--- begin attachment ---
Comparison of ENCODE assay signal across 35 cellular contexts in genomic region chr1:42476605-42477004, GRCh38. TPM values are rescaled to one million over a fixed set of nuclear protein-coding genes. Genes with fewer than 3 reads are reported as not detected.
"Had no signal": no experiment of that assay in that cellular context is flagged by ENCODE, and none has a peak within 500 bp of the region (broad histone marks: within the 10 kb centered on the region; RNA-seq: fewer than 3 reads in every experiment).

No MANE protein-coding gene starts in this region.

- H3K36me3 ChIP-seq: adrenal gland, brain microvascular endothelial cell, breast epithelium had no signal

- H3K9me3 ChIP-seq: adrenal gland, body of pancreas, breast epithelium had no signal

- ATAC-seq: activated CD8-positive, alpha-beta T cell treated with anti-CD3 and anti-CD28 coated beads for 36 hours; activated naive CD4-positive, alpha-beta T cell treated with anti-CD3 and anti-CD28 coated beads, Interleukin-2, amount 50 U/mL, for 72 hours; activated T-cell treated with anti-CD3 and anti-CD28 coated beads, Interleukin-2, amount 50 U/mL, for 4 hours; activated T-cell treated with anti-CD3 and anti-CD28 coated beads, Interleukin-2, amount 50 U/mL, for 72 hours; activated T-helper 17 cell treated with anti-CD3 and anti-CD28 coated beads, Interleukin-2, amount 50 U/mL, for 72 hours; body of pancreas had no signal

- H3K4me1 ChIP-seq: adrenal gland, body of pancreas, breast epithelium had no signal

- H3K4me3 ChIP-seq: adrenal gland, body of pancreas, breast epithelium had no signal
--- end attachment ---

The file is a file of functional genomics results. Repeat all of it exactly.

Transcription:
Comparison of ENCODE assay signal across 35 cellular contexts in genomic region chr1:42476605-42477004, GRCh38. TPM values are rescaled to one million over a fixed set of nuclear protein-coding genes. Genes with fewer than 3 reads are reported as not detected.
"Had no signal": no experiment of that assay in that cellular context is flagged by ENCODE, and none has a peak within 500 bp of the region (broad histone marks: within the 10 kb centered on the region; RNA-seq: fewer than 3 reads in every experiment).

No MANE protein-coding gene starts in this region.

- H3K36me3 ChIP-seq: adrenal gland, brain microvascular endothelial cell, breast epithelium had no signal

- H3K9me3 ChIP-seq: adrenal gland, body of pancreas, breast epithelium had no signal

- ATAC-seq: activated CD8-positive, alpha-beta T cell treated with anti-CD3 and anti-CD28 coated beads for 36 hours; activated naive CD4-positive, alpha-beta T cell treated with anti-CD3 and anti-CD28 coated beads, Interleukin-2, amount 50 U/mL, for 72 hours; activated T-cell treated with anti-CD3 and anti-CD28 coated beads, Interleukin-2, amount 50 U/mL, for 4 hours; activated T-cell treated with anti-CD3 and anti-CD28 coated beads, Interleukin-2, amount 50 U/mL, for 72 hours; activated T-helper 17 cell treated with anti-CD3 and anti-CD28 coated beads, Interleukin-2, amount 50 U/mL, for 72 hours; body of pancreas had no signal

- H3K4me1 ChIP-seq: adrenal gland, body of pancreas, breast epithelium had no signal

- H3K4me3 ChIP-seq: adrenal gland, body of pancreas, breast epithelium had no signal